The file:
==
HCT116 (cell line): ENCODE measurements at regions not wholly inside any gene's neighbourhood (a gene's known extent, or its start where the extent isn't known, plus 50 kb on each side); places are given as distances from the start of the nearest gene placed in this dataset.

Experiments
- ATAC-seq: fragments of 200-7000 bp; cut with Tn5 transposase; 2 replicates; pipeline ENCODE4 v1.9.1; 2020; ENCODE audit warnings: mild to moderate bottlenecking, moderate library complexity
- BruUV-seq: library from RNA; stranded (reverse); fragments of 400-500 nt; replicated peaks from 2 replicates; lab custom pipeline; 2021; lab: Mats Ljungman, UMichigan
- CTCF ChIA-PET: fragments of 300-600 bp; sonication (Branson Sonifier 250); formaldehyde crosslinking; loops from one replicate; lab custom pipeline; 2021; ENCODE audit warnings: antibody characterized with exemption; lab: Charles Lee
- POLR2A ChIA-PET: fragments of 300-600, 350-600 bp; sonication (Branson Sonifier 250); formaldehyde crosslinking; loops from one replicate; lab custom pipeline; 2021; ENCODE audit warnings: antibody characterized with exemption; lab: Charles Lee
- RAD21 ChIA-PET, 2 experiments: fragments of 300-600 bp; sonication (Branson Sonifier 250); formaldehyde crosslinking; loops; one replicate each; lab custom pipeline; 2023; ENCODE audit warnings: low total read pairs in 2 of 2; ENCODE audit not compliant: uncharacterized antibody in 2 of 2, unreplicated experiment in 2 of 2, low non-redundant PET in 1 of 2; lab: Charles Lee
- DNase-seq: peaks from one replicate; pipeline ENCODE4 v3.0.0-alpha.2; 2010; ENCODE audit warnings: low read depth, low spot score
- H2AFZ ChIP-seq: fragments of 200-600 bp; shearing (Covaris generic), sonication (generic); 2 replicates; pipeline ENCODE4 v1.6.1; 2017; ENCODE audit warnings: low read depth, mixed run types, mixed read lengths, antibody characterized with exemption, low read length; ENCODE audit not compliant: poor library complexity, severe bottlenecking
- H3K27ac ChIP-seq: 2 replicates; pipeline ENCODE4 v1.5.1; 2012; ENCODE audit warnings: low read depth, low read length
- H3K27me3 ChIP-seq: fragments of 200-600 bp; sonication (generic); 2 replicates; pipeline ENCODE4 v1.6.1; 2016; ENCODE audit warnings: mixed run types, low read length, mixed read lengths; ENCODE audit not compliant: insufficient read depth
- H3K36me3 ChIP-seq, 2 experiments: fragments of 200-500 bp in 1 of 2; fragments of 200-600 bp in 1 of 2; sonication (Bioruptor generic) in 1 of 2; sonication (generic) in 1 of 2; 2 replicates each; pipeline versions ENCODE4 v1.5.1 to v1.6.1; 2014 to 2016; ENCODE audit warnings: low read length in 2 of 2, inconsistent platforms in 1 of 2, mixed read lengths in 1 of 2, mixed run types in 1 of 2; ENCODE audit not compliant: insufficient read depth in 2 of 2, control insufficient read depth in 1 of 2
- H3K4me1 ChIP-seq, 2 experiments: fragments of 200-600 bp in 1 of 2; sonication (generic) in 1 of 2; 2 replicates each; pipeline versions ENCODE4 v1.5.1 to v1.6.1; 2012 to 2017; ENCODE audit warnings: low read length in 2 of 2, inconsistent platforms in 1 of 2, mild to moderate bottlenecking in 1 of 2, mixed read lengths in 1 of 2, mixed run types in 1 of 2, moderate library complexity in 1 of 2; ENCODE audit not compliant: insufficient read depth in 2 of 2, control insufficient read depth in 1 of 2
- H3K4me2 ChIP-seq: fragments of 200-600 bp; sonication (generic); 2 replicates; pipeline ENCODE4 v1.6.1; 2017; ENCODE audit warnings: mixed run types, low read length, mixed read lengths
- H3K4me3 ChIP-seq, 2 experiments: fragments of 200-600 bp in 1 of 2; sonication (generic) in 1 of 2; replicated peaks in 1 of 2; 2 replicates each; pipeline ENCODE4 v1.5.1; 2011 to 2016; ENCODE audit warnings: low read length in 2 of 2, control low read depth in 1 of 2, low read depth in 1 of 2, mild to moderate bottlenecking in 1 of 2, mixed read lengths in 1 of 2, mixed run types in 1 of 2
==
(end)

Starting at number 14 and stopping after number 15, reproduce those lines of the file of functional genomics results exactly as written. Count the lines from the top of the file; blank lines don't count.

- H3K4me2 ChIP-seq: fragments of 200-600 bp; sonication (generic); 2 replicates; pipeline ENCODE4 v1.6.1; 2017; ENCODE audit warnings: mixed run types, low read length, mixed read lengths
- H3K4me3 ChIP-seq, 2 experiments: fragments of 200-600 bp in 1 of 2; sonication (generic) in 1 of 2; replicated peaks in 1 of 2; 2 replicates each; pipeline ENCODE4 v1.5.1; 2011 to 2016; ENCODE audit warnings: low read length in 2 of 2, control low read depth in 1 of 2, low read depth in 1 of 2, mild to moderate bottlenecking in 1 of 2, mixed read lengths in 1 of 2, mixed run types in 1 of 2